So what we have here is a model I am calling the Temptress.  Both the guard figure and female temptress were painted months ago and sat on the side far a part from each other as I had no idea quite what to do with them.  At the point where I had given up on ever having an idea and was about to settle for simply basing them it occurred to me for the first time that they looked quite good together!  After that it was reasonably easy to come up with an acceptable setting and the rest as they say is history.

The “Temptress” goes by the name of “Lenore” and is a figure produced by Hasslefree Miniatures.  The guard is a figure from Other World Miniatures.  The base comprises of an MDF window and frame with cat litter and slate chippings for the ground and masonry work.

The images below look dreadful on my laptop but acceptable on my phone and tablet.  Quite why that is I am not entirely sure although my laptop, a self winding one, could be showing its age!







Apocalypse: “What the f**k was that?” – The Making Of (A 28mm Diorama)

Originally it had been my intention to put up a “Work In Progress” post before publishing the final diorama but after some deliberation I decided against it.  If there was a “wow” factor to be had then it would be lost by a WIP post so I decided to go for a “Making of …” post instead!  The original post and final photo’s can be found here.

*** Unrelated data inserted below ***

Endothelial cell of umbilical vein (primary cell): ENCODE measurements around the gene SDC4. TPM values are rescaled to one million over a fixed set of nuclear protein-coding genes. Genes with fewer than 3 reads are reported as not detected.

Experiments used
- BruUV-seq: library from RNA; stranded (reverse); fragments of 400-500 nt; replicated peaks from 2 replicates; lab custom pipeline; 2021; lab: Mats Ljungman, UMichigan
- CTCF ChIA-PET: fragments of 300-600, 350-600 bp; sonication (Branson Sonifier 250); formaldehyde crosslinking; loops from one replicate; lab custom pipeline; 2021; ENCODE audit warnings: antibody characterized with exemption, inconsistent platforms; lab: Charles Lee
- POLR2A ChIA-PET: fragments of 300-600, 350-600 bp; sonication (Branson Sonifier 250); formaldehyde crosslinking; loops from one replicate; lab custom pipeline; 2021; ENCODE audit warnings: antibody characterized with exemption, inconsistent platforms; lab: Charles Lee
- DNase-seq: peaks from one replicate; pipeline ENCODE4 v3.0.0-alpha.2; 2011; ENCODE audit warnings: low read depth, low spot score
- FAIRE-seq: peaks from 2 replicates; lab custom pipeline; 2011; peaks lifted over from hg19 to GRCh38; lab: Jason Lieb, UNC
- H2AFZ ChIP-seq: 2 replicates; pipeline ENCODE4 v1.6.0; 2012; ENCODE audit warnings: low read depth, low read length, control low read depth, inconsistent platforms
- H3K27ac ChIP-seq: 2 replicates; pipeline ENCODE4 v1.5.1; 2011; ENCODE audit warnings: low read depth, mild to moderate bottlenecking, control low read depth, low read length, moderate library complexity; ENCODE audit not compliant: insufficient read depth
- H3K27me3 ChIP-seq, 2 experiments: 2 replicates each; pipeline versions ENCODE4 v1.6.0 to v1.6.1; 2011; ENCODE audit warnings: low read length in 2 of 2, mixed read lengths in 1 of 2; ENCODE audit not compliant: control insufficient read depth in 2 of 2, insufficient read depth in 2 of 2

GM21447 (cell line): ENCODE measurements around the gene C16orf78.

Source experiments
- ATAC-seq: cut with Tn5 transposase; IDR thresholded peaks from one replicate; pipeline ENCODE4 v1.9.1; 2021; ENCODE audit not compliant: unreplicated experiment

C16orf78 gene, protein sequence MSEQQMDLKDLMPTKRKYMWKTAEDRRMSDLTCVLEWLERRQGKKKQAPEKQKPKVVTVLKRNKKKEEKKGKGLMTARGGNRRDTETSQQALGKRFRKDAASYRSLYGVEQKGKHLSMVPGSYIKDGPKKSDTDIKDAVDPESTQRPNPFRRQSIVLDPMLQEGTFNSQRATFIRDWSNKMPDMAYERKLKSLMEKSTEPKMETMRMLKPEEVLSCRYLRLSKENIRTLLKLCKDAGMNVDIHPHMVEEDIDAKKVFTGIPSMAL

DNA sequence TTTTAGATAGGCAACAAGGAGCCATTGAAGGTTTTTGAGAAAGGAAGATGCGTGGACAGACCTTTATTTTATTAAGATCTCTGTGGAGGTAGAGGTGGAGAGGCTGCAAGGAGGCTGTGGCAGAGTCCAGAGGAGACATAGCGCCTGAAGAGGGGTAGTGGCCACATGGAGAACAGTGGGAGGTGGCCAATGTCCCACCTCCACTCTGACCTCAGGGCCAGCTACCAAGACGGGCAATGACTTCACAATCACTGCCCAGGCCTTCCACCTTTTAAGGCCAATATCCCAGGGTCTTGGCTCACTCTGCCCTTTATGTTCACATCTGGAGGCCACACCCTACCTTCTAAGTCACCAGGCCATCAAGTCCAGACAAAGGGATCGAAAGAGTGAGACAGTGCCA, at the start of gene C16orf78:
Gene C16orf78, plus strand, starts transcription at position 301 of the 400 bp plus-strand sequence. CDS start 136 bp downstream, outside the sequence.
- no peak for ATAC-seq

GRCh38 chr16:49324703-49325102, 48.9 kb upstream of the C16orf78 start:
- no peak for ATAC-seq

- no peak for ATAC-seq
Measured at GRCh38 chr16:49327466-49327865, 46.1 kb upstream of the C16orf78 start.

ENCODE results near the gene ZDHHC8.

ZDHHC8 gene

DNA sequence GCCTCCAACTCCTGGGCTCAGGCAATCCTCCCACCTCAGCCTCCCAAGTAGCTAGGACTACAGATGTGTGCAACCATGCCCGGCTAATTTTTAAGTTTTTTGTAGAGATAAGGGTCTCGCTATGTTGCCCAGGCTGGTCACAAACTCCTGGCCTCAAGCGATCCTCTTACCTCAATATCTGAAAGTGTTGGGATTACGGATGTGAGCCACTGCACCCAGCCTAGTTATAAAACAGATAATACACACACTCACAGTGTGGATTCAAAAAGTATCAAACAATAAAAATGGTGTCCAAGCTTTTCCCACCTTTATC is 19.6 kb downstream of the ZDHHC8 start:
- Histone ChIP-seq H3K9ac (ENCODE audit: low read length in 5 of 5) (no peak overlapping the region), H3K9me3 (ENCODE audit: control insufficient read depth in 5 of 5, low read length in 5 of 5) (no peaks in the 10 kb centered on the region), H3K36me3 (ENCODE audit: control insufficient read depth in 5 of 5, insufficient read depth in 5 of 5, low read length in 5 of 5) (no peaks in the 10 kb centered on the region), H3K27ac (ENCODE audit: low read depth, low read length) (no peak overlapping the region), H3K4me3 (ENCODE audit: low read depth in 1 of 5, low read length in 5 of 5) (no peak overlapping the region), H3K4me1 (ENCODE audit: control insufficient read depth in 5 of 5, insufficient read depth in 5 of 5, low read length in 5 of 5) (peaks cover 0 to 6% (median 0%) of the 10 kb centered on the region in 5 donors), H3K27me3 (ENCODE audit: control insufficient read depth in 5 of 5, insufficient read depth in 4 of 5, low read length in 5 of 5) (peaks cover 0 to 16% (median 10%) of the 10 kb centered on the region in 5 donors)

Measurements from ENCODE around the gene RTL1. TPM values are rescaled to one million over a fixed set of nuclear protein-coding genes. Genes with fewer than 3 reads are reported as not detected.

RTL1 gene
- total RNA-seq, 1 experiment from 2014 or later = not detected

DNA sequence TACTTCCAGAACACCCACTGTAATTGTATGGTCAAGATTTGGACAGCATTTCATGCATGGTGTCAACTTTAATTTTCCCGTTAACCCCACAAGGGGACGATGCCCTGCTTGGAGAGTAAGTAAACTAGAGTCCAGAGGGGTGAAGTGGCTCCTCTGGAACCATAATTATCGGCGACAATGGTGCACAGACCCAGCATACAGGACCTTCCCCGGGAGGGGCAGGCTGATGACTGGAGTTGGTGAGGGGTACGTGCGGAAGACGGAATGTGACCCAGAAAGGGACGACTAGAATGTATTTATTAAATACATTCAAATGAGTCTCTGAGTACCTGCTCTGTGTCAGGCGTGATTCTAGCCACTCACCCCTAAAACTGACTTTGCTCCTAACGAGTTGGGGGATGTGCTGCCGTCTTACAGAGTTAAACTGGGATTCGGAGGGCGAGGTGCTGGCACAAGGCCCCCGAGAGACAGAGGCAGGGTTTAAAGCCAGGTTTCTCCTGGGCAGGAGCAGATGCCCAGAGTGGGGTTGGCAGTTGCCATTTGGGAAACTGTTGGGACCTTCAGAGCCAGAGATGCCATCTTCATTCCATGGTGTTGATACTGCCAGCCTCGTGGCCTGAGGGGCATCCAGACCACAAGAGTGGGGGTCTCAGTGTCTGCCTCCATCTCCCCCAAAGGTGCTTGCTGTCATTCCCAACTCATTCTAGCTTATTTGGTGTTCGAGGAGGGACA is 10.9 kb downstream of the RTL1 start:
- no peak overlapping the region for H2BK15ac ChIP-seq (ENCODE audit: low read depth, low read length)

The Inspiration

Like most of the things I do the initial inspiration comes from finding some figures that I would like to buy and paint.  The challenge then becomes how to fit them into a diorama.  In some cases an idea alludes me for some time, occasionally completely but sometimes ideas come thick and fast as was the case with this one.

It all started with some internet browsing and discovering a site called “Other World Miniatures”, not a site I was aware of.  Various searches led to me finding a set of 5 Giant Rats which I rather liked the look of and thought would be fun.  Instantly I was reminded of the horror author James Herbert and his trilogy – The Rats, Lair and Domain.  All books I have and read on more than one occasion.  The seed was sown.  The fact that “Backtothehammer” and “Pete S/SP” both picked up on this was great to see.